Tag Archives: Reconciliation

Losing Lent

Oh, the season of Lent.  The most important season of the year next to Easter.  The season of fasting, penance, and almsgiving.  Or in the case of me, the most important season of the Christian calendar when I fall seriously down on my job as an adopted daughter of God.  Why oh why does Lent always fall during the busiest time of my family’s calendar?  I know that I have no say in the matter, but it always brings me down.  Advent, that I can do – albeit half-way.  Lent?  It falls during – dare I say it out loud – spring sports season where my entire family lives in a state of constant and utter chaos.  (Please forgive me – yet again – Lord.)

Does God want me in a state of constant chaos?  He does not.  He wants and hopes that I stay in the holy season of Lent.  He wants me to give my mind, heart and soul to this holy season and all that it offers me as a person.  It offers me such growth – such promise.  And then life takes over, and I get taken away in a fast current of track meets, lacrosse games, stinky laundry, and meals at 10:00 p.m.  Oh yeah, I also have dogs and a spouse.  I lose Lent.  It loses me.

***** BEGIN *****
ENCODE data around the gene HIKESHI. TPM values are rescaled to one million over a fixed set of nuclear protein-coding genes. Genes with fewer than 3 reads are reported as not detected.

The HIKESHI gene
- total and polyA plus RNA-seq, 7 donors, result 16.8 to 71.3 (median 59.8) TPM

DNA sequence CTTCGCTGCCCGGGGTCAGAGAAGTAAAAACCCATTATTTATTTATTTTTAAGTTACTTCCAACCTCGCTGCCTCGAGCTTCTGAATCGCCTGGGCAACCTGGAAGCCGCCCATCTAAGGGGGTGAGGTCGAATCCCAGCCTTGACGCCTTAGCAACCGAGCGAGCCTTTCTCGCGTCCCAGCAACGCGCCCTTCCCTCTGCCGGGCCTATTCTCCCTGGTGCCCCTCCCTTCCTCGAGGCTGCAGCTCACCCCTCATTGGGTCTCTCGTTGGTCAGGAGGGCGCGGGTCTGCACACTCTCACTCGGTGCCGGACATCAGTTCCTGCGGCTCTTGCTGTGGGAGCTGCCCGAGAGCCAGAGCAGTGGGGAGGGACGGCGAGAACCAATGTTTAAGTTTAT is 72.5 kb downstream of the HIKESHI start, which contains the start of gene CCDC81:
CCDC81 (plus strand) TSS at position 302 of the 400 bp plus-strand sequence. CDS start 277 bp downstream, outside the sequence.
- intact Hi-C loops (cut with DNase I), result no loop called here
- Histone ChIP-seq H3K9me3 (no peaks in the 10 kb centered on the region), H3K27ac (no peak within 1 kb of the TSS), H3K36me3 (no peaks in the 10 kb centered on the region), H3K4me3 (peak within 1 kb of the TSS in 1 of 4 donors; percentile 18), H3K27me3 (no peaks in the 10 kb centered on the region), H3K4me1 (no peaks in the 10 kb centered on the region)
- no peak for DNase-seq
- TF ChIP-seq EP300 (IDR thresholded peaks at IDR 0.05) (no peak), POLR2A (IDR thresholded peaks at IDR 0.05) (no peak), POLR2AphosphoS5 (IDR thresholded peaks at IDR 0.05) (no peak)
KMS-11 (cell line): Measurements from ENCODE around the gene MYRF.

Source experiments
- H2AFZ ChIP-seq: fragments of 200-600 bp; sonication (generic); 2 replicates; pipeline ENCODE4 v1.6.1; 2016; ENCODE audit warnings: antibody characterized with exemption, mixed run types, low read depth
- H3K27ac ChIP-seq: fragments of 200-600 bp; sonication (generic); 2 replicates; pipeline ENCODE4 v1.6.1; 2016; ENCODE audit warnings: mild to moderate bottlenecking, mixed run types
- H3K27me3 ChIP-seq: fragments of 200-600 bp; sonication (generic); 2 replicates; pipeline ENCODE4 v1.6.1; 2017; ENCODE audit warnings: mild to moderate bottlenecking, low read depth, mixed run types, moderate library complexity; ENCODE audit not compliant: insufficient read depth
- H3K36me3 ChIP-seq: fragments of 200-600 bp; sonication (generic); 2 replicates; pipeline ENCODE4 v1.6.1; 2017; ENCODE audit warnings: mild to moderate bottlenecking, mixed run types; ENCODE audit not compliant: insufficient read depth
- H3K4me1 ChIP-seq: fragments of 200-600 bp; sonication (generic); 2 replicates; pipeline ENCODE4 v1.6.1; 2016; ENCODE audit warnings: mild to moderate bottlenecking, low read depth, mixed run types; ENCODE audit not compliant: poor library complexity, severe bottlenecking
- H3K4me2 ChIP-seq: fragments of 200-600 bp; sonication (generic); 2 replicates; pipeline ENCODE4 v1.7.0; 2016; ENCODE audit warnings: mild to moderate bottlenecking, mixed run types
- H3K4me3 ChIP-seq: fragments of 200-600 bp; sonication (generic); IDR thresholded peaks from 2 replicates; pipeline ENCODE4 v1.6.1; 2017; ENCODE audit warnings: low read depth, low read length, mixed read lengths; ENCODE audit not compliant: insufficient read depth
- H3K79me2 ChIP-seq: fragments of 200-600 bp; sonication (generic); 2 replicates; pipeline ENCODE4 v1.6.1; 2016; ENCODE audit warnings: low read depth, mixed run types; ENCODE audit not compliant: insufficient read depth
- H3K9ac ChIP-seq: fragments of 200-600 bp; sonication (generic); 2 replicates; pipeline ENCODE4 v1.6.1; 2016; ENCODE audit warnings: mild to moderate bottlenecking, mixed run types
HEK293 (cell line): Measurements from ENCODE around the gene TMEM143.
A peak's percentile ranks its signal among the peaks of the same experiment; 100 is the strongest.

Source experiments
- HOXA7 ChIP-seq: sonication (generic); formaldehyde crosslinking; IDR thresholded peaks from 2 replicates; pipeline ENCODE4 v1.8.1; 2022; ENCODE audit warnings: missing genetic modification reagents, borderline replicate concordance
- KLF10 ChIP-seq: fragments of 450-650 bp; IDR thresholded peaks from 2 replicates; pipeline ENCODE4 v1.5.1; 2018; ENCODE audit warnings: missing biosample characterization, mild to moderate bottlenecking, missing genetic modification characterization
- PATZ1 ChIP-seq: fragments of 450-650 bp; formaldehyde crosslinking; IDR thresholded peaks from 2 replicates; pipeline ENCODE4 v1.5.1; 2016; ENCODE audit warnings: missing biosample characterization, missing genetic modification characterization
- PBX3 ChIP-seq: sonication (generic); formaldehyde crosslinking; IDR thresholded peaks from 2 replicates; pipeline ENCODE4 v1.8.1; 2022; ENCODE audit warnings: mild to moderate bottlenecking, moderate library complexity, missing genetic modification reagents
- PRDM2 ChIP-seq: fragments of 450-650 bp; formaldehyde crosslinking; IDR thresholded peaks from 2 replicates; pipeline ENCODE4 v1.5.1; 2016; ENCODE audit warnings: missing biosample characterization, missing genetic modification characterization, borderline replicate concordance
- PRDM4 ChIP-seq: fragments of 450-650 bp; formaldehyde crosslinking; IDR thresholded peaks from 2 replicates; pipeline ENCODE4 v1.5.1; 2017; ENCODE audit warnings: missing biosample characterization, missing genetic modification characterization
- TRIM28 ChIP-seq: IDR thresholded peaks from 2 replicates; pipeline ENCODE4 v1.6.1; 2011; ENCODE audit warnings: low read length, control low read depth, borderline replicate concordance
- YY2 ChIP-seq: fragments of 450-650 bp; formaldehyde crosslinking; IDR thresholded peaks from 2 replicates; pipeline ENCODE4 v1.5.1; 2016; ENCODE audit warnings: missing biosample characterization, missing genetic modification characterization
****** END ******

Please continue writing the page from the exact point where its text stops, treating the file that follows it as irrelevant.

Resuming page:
So, I head to my parish’s Penance Service last Monday with my “memo card of sins.”  It is my turn, and I am face to face with the kindest face I’ve seen in a long time.  The priest is a jolly, older Irish man, and when he sees my “memo card of sins,” he jokes, “Is that the litany of Saints?”.  Phew.  I got a good one.

I know that reconciliation is full of graces that I will never fully comprehend.  Sometimes I leave feeling worse than when I walked in, but most of the time I feel the compassion and mercy of my heavenly Father, the sacred heart of my brother Jesus who walks my same roads, and the Holy Spirit who guides me through my crazy, 2017 life.   Most of the time, I leave armed with the armor of God – ready to do battle.

This time (and please forgive me for oversharing), but I confessed that I have not done a good job of holding onto my Lenten promise.  And let’s be clear – my Lenten promise is something that I should be doing anyway.  It wasn’t something above and beyond the pale.

This kind, sweet, loving old priest said to me, “Jesus himself fell beneath the weight of the sins of the world three times.  Even though he knew Calvary was ahead of him, he got up – three times.  When you fall, just get back up.”